Louis Castle

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Louis Castle
Louis Castle at BAFTA2011 GameDevs.jpg
Castle at a BAFTA event in Los Angeles in July 2011.
Occupationgame designer

Louis Castle is an American video games designer. He is known for co-founding Westwood Studios,[1] contributing to the Command & Conquer series of real-time strategy games,[2] serving as Executive Producer for the PC video games Blade Runner and Monopoly,[3] and collaborating with Steven Spielberg on the Boom Blox and Boom Blox Bash Party video games for the Nintendo Wii console based on Spielberg's design ideas.[4][5]


Castle co-founded Westwood Studios with Brett Sperry in 1985.[6][7] Castle has multiple credits on notable Westwood games, including Executive Producer, Technical Director, and Art Director for Blade Runner (released in 1997) and Executive Producer and Designer for Monopoly (released in 1995). Castle is probably best known for his contributions to multiple Command & Conquer games, a series originated by Sperry in 1995 with the original PC real-time strategy game Command & Conquer.

Westwood was acquired by EA in 1998. Castle continued on with EA in a number of executive and creative roles.[8] He was Executive Producer of Boom Blox and Boom Blox Bash Party, developed for the Nintendo Wii in a collaboration with Steven Spielberg. From 2003 to June 2009, Castle was Vice President of Creative Development at the Los Angeles studio of Electronic Arts (EALA).[9]

On July 15, 2009, Castle joined InstantAction as the new CEO of GarageGames.[10] After InstantAction was shut down in November 2010, Castle went on to become Senior Advisor for Premium FanPage in January 2011,[11] and later joined Zynga as VP of Studios.[12]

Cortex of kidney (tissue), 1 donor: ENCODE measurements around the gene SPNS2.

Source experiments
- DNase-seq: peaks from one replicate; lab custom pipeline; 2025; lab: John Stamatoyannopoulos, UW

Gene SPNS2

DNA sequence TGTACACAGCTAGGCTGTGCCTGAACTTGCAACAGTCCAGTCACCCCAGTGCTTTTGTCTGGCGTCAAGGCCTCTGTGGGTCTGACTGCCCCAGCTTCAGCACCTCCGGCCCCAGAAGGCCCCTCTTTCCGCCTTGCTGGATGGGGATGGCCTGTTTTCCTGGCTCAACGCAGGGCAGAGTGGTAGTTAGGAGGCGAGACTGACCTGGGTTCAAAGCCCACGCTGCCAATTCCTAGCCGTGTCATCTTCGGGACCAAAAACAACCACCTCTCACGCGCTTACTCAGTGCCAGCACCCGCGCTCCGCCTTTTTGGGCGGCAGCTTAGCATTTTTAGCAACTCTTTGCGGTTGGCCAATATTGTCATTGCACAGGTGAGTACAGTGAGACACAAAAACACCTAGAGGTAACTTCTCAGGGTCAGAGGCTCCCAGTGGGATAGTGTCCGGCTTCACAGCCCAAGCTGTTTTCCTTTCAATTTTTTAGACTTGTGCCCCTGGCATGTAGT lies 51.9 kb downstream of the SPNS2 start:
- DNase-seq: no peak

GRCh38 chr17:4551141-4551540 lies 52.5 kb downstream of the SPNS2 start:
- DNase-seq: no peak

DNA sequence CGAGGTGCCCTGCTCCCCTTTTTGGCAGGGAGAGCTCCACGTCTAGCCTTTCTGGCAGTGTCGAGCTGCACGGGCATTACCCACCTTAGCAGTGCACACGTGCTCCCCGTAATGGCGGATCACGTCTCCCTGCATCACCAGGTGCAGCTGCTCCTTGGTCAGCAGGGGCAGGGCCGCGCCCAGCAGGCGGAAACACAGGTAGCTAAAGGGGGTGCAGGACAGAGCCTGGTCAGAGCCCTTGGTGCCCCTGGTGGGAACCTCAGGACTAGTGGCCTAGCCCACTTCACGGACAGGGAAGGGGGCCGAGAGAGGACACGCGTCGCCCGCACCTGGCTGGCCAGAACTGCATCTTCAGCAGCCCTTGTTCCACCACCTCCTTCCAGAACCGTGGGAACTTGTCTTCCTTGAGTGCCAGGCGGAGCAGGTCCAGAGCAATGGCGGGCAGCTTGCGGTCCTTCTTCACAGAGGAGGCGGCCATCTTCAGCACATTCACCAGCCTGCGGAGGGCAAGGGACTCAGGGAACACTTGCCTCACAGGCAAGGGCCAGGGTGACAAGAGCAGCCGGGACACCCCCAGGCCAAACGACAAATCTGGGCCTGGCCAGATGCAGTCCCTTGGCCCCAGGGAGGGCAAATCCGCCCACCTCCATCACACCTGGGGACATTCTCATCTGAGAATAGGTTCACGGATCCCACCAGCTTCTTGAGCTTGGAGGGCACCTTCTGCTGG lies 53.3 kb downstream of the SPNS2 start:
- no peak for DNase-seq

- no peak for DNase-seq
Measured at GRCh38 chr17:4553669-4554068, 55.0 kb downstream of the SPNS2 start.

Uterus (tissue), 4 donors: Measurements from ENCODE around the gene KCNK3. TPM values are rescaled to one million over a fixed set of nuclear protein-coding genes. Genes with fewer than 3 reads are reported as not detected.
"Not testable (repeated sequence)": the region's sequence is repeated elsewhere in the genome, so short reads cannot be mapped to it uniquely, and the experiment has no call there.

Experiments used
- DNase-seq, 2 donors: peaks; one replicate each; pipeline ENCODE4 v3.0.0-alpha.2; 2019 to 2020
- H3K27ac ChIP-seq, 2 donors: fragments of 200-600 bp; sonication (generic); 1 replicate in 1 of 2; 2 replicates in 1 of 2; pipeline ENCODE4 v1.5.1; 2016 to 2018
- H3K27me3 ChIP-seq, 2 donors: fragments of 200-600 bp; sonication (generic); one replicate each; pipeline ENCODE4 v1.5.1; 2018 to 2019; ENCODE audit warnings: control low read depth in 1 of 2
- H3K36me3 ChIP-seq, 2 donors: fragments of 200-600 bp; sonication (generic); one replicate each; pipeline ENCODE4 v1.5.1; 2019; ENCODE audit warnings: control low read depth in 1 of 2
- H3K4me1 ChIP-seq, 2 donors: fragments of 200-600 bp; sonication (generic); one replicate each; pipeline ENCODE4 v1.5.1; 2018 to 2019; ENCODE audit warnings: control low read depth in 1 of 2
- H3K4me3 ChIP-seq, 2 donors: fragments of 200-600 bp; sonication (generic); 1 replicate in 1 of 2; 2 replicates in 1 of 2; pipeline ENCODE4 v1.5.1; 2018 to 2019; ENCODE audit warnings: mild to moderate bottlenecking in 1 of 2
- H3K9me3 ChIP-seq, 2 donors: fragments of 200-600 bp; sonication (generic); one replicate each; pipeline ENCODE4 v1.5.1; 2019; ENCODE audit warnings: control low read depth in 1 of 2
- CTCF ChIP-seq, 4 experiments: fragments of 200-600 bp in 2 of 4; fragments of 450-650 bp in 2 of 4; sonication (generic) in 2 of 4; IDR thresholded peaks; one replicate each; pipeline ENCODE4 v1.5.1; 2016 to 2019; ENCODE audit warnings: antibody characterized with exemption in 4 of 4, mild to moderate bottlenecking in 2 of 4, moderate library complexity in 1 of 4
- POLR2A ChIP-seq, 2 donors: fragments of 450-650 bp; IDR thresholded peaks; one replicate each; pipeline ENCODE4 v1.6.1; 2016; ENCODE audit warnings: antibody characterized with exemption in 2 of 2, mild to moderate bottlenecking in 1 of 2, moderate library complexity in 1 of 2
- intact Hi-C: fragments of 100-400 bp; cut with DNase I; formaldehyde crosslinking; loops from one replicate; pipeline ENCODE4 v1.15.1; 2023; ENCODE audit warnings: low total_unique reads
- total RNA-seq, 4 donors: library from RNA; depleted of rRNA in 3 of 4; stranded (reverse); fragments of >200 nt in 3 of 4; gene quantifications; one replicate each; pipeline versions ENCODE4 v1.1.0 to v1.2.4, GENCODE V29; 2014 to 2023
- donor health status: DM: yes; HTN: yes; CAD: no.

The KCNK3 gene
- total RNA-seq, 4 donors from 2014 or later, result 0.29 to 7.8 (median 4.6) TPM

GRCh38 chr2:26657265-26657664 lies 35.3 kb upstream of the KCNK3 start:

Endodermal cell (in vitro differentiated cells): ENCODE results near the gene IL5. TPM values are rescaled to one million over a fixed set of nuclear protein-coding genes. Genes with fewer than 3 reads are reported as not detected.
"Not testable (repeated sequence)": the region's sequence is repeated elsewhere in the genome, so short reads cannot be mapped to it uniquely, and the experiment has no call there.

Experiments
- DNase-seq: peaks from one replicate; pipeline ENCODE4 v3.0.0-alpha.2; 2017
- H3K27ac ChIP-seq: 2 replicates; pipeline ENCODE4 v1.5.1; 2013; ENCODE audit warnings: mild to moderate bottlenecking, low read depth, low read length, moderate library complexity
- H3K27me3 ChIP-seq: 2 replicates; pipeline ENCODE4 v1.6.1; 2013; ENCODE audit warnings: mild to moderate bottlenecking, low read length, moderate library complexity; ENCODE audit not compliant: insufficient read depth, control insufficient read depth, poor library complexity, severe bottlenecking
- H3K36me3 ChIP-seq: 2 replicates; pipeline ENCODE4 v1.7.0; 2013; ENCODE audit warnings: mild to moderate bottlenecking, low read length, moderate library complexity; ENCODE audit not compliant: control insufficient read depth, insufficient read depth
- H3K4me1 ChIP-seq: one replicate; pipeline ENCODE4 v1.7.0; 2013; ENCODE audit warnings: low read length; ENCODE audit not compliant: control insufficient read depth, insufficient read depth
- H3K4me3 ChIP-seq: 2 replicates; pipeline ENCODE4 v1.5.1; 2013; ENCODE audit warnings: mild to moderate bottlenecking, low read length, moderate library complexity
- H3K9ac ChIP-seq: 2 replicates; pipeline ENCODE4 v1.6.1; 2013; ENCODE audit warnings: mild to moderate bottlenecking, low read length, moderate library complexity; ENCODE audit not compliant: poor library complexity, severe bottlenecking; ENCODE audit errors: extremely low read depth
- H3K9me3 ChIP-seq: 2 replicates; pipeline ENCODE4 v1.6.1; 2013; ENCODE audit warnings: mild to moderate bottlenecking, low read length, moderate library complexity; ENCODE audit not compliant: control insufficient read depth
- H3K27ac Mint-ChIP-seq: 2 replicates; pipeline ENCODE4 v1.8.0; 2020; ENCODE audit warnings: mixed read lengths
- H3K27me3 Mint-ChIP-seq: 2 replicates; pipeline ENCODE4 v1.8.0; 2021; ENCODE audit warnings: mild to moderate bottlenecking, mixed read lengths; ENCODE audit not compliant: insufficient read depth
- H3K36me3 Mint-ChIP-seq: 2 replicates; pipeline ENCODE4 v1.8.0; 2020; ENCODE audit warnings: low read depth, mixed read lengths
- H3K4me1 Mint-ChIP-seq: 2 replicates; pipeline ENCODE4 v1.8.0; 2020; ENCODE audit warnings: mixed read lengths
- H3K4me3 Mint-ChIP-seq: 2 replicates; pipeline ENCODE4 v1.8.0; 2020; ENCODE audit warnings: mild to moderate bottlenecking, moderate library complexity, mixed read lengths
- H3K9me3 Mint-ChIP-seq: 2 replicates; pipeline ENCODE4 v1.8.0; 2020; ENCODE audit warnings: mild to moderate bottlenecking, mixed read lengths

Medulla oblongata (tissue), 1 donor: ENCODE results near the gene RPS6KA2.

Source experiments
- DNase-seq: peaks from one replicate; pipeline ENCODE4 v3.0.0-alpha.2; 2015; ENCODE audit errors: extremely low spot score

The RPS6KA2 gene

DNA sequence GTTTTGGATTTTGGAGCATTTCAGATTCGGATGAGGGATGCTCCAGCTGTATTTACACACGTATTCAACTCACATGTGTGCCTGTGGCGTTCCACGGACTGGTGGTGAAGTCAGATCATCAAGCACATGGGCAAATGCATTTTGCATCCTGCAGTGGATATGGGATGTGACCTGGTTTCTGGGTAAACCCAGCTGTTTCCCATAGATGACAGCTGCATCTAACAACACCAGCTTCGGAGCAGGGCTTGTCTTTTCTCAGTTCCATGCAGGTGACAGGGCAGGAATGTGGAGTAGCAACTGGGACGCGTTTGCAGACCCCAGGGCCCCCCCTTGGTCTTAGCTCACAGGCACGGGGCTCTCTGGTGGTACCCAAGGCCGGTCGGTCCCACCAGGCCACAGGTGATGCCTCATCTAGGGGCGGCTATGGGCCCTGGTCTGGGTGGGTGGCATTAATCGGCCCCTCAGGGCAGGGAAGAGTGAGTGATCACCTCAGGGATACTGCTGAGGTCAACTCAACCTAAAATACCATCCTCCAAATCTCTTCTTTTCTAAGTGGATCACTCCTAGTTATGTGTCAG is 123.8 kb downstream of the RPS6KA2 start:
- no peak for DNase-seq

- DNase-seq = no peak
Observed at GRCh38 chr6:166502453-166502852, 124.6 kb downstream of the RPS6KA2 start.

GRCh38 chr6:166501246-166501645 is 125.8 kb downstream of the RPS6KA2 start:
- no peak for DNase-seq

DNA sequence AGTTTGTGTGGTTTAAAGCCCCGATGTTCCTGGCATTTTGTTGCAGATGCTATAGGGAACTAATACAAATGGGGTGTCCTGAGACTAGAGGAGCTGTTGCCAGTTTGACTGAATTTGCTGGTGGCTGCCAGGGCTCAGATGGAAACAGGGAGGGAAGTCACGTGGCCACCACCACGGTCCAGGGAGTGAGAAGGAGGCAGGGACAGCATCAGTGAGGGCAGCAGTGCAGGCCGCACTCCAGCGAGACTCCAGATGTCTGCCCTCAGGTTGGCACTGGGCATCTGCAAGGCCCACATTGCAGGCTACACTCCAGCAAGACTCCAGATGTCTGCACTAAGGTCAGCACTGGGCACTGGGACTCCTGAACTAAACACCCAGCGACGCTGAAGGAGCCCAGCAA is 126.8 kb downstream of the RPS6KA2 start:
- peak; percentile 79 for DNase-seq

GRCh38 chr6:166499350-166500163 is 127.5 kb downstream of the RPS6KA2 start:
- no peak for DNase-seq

Castle took a detour out of the video gaming industry to serve as Chief Strategy Officer for Shufflemaster (which became SHFL entertainment) in late 2011.[13] He returned to video games as Creative Director for Kixeye's War Commander: Rogue Assault which launched worldwide in 2016.[14]

On March 9, 2017, Castle became the head of Amazon Game Studios Seattle.[15]


Castle was given the second annual Lifetime Achievement Award by the Computer Game Developers Association at the Spotlight Awards in 1999.[16] Castle was also given a BAFTA award (along with Steven Spielberg and Amir Rahimi) for his work on Boom Blox in 2009.[17][18]

Personal life[edit]

Castle lives in Las Vegas, Nevada with his family.


  1. ^ "Amazon taps RTS pioneer Louis Castle to lead Seattle studio". GamesIndustry.biz. Retrieved 2017-11-18.
  2. ^ Campbell, Colin (2015-09-18). "Command & Conquer's Louis Castle returns to fight again on the RTS front". Polygon. Retrieved 2017-11-18.
  3. ^ "Louis J. Castle Video Game Credits and Biography - MobyGames". MobyGames. Retrieved 2017-11-26.
  4. ^ "Making games with Steven Spielberg". 2008-02-23. Retrieved 2017-11-18.
  5. ^ "EA AND STEVEN SPIELBERG REVEAL BOOM BLOX". GamesIndustry.biz. Retrieved 2017-11-18.
  6. ^ Westwood co-founder Louis Castle leaves for InstantAction
  7. ^ Hayes, Trevor (October 30, 2000). "Computer games: They got game", Las Vegas Review-Journal, p. D1.
  8. ^ Campbell, Colin (2015-09-18). "Command & Conquer's Louis Castle returns to fight again on the RTS front". Polygon. Retrieved 2017-11-18.
  9. ^ Forbes profile
  10. ^ "Lou Castle to Head Up InstantAction as New CEO". Archived from the original on 2012-02-19.
  11. ^ "GamerLiveTV interview, Louis Castle joins team Xiha". Archived from the original on 2011-07-18.
  12. ^ Former head of InstantAction joins Zynga as VP of Studios
  13. ^ Staff, GGB. "Interview with Shuffle Master's Louis Castle". Retrieved 2017-11-18.
  14. ^ "After nearly 3 years of struggle, Kixeye launches its spectacular War Commander: Rogue Assault | GamesBeat". venturebeat.com. Retrieved 2017-11-18.
  15. ^ http://www.gamasutra.com/view/news/293406/Command__Conquer_cocreator_Louis_Castle_to_head_Amazon_Game_Studios_Seattle.php
  16. ^ "Game Developers Choice Awards | Archive | Lifetime Achievement". www.gamechoiceawards.com. Retrieved 2017-11-18.
  17. ^ "Louis Castle". IMDb. Retrieved 2017-11-18.
  18. ^ "2009 Games Casual | BAFTA Awards". awards.bafta.org. Retrieved 2017-11-18.

External links[edit]